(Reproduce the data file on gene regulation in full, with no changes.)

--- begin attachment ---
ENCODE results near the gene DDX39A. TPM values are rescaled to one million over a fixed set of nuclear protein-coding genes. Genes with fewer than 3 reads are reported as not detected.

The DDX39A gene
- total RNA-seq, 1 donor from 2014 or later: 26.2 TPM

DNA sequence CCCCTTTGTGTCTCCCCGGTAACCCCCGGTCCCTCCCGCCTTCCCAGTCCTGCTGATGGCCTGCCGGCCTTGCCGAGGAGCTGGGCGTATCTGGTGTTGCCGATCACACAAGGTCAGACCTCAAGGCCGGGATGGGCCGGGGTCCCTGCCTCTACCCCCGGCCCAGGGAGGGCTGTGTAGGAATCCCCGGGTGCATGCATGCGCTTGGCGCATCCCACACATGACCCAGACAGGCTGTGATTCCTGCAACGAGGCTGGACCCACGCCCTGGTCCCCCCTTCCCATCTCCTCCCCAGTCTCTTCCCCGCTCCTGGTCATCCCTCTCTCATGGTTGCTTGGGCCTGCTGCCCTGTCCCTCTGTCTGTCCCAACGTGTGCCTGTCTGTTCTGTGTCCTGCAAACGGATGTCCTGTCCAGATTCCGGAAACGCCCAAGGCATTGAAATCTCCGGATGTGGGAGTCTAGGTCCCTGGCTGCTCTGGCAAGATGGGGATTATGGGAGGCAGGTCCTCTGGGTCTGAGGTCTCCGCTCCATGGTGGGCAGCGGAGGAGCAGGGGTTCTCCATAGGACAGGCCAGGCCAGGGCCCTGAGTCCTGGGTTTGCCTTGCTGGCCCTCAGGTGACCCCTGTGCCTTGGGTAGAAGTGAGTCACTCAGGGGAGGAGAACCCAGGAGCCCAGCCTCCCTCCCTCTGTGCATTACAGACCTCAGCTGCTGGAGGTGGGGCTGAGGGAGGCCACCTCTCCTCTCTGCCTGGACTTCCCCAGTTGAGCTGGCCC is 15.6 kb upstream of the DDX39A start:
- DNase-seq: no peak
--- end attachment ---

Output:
ENCODE results near the gene DDX39A. TPM values are rescaled to one million over a fixed set of nuclear protein-coding genes. Genes with fewer than 3 reads are reported as not detected.

The DDX39A gene
- total RNA-seq, 1 donor from 2014 or later: 26.2 TPM

DNA sequence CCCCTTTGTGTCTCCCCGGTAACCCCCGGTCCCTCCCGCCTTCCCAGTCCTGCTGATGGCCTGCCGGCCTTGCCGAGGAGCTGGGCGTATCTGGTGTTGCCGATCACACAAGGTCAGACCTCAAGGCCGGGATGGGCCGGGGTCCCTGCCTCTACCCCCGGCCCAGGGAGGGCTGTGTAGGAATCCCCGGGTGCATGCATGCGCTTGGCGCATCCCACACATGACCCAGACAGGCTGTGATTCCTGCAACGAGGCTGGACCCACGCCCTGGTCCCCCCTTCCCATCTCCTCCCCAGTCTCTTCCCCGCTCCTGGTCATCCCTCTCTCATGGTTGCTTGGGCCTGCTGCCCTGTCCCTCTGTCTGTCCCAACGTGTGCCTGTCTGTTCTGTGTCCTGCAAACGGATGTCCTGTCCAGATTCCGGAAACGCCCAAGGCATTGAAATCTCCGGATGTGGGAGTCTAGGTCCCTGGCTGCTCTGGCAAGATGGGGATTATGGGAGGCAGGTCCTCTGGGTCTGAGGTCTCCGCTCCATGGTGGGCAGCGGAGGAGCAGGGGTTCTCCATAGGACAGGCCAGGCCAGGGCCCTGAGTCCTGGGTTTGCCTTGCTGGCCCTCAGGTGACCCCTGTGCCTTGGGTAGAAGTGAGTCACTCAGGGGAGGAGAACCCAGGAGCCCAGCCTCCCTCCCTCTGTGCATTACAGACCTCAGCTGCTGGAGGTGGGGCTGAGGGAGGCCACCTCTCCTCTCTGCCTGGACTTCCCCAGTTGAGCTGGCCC is 15.6 kb upstream of the DDX39A start:
- DNase-seq: no peak